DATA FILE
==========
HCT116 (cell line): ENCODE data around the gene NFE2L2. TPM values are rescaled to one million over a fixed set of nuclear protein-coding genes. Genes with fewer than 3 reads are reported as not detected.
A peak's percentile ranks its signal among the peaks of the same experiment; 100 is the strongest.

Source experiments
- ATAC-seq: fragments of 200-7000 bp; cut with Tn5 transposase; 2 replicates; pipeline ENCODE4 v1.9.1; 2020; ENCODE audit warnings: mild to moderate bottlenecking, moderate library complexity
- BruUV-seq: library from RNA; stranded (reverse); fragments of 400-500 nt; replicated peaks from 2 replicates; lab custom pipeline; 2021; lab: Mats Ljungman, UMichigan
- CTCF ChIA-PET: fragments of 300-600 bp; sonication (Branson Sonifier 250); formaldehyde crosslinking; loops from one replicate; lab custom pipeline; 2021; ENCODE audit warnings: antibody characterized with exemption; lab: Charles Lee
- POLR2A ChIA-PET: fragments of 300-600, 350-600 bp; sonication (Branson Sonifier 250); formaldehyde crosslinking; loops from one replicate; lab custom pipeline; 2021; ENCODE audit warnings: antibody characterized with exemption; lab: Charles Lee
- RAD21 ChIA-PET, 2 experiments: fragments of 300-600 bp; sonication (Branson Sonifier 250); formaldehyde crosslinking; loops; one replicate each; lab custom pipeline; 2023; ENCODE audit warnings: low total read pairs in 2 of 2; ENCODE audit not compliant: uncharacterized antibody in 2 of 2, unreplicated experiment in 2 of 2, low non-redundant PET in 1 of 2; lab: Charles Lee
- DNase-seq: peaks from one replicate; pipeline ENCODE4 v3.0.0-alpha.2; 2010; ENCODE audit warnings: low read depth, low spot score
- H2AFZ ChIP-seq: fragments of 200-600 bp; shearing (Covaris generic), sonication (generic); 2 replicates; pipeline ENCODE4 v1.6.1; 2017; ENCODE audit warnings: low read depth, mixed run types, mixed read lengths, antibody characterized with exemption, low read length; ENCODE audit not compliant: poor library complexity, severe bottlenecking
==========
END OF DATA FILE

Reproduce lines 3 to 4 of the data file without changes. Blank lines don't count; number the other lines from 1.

Source experiments
- ATAC-seq: fragments of 200-7000 bp; cut with Tn5 transposase; 2 replicates; pipeline ENCODE4 v1.9.1; 2020; ENCODE audit warnings: mild to moderate bottlenecking, moderate library complexity